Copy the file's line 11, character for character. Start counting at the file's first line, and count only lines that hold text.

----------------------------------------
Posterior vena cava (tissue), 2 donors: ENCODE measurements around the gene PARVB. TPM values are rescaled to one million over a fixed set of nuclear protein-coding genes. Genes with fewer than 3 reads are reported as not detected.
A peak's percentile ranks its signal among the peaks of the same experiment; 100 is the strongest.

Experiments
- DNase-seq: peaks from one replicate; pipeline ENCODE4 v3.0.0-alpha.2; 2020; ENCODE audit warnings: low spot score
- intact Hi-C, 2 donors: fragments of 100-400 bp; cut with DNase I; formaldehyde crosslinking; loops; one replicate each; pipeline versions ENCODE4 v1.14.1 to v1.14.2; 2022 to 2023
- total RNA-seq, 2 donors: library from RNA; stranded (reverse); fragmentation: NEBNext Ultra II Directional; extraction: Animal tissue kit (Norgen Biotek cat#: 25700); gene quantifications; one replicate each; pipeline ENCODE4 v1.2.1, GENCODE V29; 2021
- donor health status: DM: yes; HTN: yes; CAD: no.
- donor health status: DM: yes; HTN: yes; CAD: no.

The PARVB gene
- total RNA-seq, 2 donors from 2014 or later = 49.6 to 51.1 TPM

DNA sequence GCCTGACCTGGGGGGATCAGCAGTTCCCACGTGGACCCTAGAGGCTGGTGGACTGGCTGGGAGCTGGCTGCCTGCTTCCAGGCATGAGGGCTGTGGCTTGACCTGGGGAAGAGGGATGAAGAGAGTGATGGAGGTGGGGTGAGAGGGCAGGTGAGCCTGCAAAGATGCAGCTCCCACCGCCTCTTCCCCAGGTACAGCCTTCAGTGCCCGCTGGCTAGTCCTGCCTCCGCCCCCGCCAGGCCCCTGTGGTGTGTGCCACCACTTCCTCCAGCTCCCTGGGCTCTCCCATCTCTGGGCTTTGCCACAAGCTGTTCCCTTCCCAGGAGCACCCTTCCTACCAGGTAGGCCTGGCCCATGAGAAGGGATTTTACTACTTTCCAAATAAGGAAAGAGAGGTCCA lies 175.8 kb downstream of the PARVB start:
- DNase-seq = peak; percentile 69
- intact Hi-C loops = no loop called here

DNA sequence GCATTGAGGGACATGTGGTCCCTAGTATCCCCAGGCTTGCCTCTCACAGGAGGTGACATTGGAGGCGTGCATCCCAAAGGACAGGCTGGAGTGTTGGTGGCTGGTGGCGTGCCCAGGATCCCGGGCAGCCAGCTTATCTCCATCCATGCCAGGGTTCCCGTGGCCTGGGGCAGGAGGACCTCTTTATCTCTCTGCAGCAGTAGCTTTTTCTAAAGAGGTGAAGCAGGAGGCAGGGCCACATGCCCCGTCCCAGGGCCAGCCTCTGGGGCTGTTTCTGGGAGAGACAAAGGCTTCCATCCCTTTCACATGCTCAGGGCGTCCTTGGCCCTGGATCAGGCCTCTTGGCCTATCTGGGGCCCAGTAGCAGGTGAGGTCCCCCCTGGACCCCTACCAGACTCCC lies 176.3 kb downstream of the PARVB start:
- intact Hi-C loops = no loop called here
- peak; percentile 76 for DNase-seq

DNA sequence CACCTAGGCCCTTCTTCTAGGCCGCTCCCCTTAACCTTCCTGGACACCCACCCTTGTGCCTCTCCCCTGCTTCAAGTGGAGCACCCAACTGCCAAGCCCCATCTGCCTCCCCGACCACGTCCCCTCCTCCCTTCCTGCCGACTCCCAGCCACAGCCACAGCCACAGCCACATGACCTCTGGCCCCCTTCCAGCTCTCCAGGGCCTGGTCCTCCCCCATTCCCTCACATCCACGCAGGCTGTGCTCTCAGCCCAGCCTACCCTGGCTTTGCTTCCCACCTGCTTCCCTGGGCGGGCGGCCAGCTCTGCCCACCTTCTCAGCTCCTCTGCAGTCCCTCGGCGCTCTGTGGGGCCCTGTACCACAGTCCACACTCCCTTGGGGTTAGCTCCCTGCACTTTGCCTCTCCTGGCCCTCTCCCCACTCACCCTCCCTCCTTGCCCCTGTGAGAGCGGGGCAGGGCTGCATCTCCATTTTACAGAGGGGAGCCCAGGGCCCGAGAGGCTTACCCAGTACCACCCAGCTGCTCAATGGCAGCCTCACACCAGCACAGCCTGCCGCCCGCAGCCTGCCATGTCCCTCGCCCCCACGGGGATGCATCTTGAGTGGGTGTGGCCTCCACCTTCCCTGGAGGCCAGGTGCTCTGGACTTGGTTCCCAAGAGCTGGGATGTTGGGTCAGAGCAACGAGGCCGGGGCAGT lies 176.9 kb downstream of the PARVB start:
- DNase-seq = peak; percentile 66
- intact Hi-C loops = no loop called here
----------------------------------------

DNA sequence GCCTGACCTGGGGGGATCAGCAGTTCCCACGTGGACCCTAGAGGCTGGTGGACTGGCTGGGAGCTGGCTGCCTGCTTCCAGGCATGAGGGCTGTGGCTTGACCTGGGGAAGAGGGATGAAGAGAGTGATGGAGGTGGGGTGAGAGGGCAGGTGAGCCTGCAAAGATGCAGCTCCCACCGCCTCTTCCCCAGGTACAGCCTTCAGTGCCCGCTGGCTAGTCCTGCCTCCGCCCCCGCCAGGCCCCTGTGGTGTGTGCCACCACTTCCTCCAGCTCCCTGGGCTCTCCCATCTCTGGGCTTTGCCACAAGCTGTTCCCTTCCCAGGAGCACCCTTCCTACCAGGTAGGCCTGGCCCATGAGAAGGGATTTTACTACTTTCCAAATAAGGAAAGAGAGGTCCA lies 175.8 kb downstream of the PARVB start: